Run a JNLP
Run a JWS/JNLP application in the browser
This quickstart tutorial will take you step by step on how to run your JNLP app (also known as Java Web Start application) in the browser with CheerpJ.
You will need:
- The application
- An HTML file where your Java app will be wrapped.
- A simple HTTP server to test your webpage locally.
.jnlp file contains the specifics of how to launch your Java application. The usual pipeline starts when this file is triggered from a website so it is passed to the user’s local JNLP client which downloads the application
.jar files and further resources. Finally, the app is executed with the local JRE installation. With CheerpJ it is possible to run this application in the browser sandbox, no Java installation required.
.jnlp file might look something like the example below. There are three essential elements you need to find:
.jarfiles specified under the
<resources>element, usually indicated with a
- Your application type. Look for an
- You may need the
codebaseURL given by
2. Create a project directory
Once you have identified where the
<nativelib> tags are in your JNLP, you can simply download these JARs by copying and pasting their URLs in the browser’s navigation bar. If these URLs are relative then build the full URL by appending the
codebase URL and the
Please create a directory for your project and place the JARs you just downloaded inside this folder, remember to keep the same directory structure as shown in your
Once you moved the JARs it should look like this:
3. Create a basic HTML file
3.1 Identify your application type
A JNLP app can be a standalone application or an applet. This is easy to spot on your
.jnlp file with the tags
We will create a basic HTML file where the CheerpJ runtime will be integrated and the java application displayed. Create this file in the root of the project folder. The way the app is loaded might differ if the application is a standalone app or an applet. The following steps will specify how the HTML will look like for each case.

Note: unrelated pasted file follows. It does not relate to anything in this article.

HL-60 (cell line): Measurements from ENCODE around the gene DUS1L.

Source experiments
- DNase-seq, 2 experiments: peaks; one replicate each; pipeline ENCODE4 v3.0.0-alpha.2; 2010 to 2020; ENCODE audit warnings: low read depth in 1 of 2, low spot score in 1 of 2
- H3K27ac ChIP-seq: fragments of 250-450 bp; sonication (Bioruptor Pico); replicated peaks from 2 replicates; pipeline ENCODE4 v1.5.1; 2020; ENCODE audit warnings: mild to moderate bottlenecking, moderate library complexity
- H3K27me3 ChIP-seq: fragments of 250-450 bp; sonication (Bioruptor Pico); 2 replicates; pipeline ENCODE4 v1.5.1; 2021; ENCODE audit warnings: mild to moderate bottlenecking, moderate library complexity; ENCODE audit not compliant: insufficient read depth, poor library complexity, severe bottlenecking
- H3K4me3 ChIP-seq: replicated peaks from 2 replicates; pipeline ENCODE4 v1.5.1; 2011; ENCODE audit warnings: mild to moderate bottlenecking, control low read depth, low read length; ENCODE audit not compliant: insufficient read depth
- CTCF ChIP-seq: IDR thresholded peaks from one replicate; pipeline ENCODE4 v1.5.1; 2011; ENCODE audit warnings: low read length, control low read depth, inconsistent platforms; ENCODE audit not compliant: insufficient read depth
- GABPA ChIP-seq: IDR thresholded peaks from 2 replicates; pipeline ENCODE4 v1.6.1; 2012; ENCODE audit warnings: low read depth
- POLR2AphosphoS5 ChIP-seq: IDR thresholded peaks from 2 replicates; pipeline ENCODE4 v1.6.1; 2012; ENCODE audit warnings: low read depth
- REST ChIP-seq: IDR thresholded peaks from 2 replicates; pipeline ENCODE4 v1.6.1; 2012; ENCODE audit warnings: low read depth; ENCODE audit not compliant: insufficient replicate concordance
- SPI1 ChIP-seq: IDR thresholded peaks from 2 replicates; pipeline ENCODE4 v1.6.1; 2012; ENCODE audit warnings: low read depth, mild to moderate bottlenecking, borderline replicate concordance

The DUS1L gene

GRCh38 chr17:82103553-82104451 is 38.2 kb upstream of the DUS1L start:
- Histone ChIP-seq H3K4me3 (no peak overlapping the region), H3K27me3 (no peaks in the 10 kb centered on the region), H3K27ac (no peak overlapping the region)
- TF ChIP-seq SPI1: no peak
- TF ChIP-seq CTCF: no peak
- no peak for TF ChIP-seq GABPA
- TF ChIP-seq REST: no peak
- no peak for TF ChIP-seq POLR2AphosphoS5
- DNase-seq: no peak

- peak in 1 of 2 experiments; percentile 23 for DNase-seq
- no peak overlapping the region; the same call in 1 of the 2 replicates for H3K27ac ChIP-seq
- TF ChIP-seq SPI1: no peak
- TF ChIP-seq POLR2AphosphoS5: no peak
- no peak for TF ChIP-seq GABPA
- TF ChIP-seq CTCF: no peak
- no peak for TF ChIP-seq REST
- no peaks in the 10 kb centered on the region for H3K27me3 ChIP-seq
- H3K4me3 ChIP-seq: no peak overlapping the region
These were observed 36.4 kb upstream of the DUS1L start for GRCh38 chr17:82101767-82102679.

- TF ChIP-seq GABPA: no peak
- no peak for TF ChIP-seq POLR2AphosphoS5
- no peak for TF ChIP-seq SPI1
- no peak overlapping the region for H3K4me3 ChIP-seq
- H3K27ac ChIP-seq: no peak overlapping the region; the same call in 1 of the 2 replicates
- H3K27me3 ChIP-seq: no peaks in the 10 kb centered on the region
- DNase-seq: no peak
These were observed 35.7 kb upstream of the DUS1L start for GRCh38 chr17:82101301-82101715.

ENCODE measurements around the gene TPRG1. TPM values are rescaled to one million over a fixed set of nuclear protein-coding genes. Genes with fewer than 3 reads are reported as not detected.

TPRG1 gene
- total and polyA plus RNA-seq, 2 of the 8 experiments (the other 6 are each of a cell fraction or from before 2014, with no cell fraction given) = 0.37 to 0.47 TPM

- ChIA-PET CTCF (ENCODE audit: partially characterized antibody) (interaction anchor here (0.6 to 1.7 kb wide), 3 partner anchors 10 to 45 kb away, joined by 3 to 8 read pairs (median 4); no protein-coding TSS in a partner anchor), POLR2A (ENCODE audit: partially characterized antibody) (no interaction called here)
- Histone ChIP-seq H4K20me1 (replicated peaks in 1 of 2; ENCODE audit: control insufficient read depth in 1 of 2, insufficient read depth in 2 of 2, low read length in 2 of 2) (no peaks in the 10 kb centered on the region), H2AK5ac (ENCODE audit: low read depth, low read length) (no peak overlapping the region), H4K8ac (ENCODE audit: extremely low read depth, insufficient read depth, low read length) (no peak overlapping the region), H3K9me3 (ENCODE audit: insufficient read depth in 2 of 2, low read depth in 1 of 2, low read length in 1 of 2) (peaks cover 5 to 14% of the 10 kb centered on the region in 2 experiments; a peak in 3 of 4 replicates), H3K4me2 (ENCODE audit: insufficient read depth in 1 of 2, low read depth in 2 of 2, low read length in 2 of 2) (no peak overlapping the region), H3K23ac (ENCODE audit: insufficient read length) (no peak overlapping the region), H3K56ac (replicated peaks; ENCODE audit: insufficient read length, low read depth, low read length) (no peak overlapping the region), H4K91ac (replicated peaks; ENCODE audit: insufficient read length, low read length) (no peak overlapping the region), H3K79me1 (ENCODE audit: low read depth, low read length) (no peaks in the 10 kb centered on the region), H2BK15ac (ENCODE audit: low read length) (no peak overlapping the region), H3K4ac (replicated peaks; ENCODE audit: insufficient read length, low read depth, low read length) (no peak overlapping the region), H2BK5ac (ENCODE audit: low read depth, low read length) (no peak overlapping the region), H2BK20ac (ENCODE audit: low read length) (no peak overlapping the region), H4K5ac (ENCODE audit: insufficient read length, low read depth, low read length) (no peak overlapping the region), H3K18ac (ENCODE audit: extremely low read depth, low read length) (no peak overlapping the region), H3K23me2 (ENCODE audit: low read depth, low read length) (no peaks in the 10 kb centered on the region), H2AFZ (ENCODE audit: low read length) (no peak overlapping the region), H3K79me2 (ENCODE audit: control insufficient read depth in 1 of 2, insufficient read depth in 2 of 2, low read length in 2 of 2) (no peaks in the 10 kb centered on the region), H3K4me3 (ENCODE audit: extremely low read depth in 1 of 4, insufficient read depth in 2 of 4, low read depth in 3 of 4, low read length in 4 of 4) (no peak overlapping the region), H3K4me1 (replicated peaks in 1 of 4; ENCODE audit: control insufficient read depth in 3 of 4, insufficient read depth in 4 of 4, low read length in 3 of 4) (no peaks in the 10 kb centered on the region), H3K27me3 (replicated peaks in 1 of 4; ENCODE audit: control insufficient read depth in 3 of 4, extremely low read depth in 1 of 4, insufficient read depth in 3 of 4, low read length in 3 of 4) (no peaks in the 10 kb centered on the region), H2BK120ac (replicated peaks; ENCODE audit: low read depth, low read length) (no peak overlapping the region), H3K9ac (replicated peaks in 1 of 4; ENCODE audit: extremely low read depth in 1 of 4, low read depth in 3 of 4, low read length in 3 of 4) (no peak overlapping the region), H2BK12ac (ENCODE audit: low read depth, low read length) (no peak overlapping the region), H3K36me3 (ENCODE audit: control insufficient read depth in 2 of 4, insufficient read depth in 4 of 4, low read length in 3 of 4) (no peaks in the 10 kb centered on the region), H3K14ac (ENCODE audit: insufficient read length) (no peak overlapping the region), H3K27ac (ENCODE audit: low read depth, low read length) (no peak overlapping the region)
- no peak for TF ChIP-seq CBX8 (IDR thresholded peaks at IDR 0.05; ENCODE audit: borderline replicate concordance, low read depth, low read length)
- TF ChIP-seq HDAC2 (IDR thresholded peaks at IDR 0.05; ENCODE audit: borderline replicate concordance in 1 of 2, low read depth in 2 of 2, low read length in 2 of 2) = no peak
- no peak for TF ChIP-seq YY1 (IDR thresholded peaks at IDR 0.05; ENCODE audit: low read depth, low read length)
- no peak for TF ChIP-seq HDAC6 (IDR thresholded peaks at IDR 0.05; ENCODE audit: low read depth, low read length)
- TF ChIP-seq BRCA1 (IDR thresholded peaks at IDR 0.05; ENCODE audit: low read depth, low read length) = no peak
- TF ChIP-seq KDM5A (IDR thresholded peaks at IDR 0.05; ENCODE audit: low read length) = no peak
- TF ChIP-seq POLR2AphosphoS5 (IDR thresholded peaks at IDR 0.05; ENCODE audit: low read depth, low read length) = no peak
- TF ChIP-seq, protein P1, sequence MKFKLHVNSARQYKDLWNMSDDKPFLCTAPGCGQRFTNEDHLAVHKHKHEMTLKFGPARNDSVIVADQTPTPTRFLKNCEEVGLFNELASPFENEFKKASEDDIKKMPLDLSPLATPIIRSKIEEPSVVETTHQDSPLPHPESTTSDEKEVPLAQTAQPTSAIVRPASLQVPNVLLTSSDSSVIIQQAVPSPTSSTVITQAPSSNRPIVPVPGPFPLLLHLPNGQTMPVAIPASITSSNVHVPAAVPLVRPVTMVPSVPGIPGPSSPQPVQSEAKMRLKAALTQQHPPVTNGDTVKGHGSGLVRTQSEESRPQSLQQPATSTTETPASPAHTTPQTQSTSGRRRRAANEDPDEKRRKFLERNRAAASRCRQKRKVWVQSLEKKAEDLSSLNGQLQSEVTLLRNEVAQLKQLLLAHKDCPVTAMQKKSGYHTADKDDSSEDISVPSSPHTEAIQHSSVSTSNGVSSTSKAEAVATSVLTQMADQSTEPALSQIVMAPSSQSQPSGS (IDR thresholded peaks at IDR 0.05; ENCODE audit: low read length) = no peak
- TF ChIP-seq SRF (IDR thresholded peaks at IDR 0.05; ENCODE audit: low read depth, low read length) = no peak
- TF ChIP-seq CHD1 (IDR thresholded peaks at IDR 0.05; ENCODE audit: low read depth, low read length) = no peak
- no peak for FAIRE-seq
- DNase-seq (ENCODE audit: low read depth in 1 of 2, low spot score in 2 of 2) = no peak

3.2 If your application is a standalone app
Take a close look at content of
<application-desc> and keep the following at hand:
- The application class name: You can find it at the
main-classattribute. This attribute may not be there if the class name is included in the manifest.
- The application arguments: If any arguments are required, you will find these with the
NoteIf you do not find any of the elements listed above, this means you do not need them to run your application.
Example of an HTML file for an app where the class name is included in the manifest:
Alternatively, if the class name is in the
.jnlp file but not in the manifest, then replace
Any application arguments must be passed to
/app/prefix is a virtual filesystem mount point that references the root of the web server this page is loaded from.
3.2 If your application is an applet
Take a close look to the
<applet-desc> tag on your
.jnlp and keep the following at hand:
Any applet tag parameters:
- The applet class name: You can find it at the main-class attribute.
- The applet ideal size: defined at
- Applet parameters: found as
<applet-desc>if your applet requires it.
documentBase: If you retrieve this URL, you will obtain an HTML file where the applet is wrapped. You can use it, or create your own HTML like the example below. If you use the
documentBaseHTML file, remember to add the scripts where the CheerpJ runtime is integrated and called.
The HTML for an applet would look like this:
Any applet parameters should be passed as
<param> in the
<applet> tag as usual:
In case your users have a native Java plugin installed, you can replace the original HTML tag with a cheerpj- prefixed version.
<cheerpj-embed>are all supported.
4. Host your page
Your final project directory tree should look similar to:
You can now go to the project directory and serve this web page on a simple HTTP server, such as the http-server utility.
This is the end of the tutorial. To learn more about running standalone applications and applets with CheerpJ, you can visit the dedicated tutorials: